S-30 commenced an approach on the destroyer; but, just as she reached firing bearing, she lost depth control. A few seconds later, depth charging started. In the next 20 minutes, 33 "ashcans" were dropped by the destroyer. Others followed sporadically over the next five hours. S-30 was then able to clear the area. On the 6th, the ship's force repaired all minor damage and commenced efforts to remove two torpedoes which had been crushed in the No. 3 and No. 4 tubes. The one in the latter tube was removed on the 7th; but the one in the No. 3 tube remained until the completion of the patrol.
On 8 June, S-30 headed down the Paramushiro coast; approached Onekotan; then transited Onekotan Strait and set a course for Araito. During the next two days, she sighted four targets but was able to close only the last two, merchantmen in column, contacted on the 10th (11th local date). Fog closed in rapidly as she made her approach; then blanketed the area as she fired three torpedoes. Two explosions were heard, but nothing could be seen. Post-war examination of Japanese records revealed that she had sunk Jinbu Maru, a 5,228-ton cargo ship.
During the ensuing depth charging, S-30 began to move out of the area. Within two and one-half hours, she had left the pinging of the searchers behind and had resumed her own hunting. On 12 June, she retransited Onekotan Strait. The following day, she fired on a convoy, but missed. On the 14th, she departed the area; and, on the 22d, she returned to Dutch Harbor to begin extracting the damaged torpedo and commence refitting.
On 5 July, S-30 got underway on her 8th war patrol, which took her back to the Kurils and into the Sea of Okhotsk. She patrolled on both sides of the island chain and across the traffic lanes leading to Soya Strait and to Yokosuka. She took periscope pictures of facilities on various islands. She sighted several targets, but was unable to close on most and was unsuccessful on those she attacked. On the 20th, she attacked what appeared to be an inter-island steamer, but which turned straight down the torpedo track and dropped six depth charges in quick succession. S-30 went deep; reloaded; and prepared to reattack. The target, however, was lost in the fog.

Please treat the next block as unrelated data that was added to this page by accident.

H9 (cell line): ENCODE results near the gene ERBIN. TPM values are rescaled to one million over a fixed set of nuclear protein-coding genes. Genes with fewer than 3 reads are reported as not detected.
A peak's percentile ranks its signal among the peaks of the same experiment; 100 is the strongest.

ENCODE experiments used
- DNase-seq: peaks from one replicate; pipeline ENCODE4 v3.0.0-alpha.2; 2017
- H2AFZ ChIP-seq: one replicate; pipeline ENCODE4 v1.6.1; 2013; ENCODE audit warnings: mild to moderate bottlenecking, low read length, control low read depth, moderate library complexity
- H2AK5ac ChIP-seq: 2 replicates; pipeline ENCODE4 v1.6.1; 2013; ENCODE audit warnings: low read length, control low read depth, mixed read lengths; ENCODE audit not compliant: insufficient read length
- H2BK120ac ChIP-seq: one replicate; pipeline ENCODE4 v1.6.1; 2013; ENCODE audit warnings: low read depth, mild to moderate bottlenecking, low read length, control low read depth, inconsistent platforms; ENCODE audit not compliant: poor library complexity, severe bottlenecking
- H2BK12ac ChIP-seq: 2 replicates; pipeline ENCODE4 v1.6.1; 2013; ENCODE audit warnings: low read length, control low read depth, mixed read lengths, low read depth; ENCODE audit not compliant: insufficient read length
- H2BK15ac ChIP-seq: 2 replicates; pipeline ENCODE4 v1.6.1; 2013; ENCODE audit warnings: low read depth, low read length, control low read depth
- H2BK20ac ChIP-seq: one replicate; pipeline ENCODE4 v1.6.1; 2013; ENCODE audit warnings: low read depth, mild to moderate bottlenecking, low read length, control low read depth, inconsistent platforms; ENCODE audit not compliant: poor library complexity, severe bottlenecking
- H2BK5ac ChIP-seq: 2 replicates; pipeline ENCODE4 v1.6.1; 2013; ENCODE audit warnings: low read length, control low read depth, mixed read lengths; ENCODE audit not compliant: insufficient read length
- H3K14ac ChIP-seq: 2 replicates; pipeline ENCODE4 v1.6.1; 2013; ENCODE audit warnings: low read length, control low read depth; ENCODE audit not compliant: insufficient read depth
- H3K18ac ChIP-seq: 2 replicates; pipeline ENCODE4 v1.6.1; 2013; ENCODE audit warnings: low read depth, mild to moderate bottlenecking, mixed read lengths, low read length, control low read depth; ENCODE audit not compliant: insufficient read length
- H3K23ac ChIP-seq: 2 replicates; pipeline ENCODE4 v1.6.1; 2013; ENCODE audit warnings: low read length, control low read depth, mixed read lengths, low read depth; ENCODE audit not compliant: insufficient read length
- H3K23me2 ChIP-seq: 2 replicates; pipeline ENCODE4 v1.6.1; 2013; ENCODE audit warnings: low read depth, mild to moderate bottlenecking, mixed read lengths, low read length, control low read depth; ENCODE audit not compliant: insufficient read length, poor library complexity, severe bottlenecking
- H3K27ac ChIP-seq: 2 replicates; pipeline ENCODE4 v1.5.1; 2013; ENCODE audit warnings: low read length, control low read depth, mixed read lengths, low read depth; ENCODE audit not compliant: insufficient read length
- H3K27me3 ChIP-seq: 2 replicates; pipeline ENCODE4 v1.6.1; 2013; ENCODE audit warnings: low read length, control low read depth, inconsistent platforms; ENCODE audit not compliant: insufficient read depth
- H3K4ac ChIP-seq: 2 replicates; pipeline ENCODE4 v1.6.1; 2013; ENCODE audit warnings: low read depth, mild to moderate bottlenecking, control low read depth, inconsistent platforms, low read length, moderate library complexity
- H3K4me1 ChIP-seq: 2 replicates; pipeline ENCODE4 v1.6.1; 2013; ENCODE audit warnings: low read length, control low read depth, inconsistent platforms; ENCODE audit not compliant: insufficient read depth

S-30 continued her patrol. A week later, she sent three torpedoes against a Japanese merchantman estimated at 7,000 tons. Two hits, breaking-up noises, and distant depth charging were reported by the sound operator, but the damage went unverified. Four days later, she attacked another cargoman under similar circumstances. One torpedo was reported to have hit. Screw noises from the target stopped, breaking-up noises were heard, and periscope observation showed no ship at the site of the attack. But any damage which might have been inflicted was never verified.
S-30 left the Kurils behind and headed east on 7 August. Two days later, she arrived in Massacre Bay, Attu, whence she conducted her last war patrol. On that patrol, from 26 August to 23 September, she again hunted in the shipping lanes along the eastern and western sides of the Kurils. Again, several targets were lost in fog; nevertheless, she took pictures of the islands. Then, in mid-September, she added a new dimension to her activities and attempted to shell the enemy garrison on Matsuwa. Fog had interfered with an earlier attempt to bombard that post, but cleared off early on the morning of the 15th (local date) as she neared the firing point with her crew at battle stations. But, when the order to fire was given, the gun failed to respond. A new firing pin was a fraction of an inch too short, and the effort had to be abandoned.
The following day, S-30 was ordered home. En route, on the 17th, she was sighted and bombed by a Japanese patrol plane. Failure of the port motor at that moment caused anxiety; but the submarine escaped serious damage. On the 23d, she arrived at Dutch Harbor. Within the -week, she headed south to San Diego, where, with others of her class, she provided training services for the West Coast Sound School for the remainder of World War II. In mid-September 1945, she proceeded to Mare Island, where she was decommissioned on 9 October. Fifteen days later, her name was struck from the Navy list; and, in December 1946, she was sold and delivered to the Salco Iron and Metal Co., San Francisco, for scrapping.
S-30 was awarded two battle stars for her World War II service.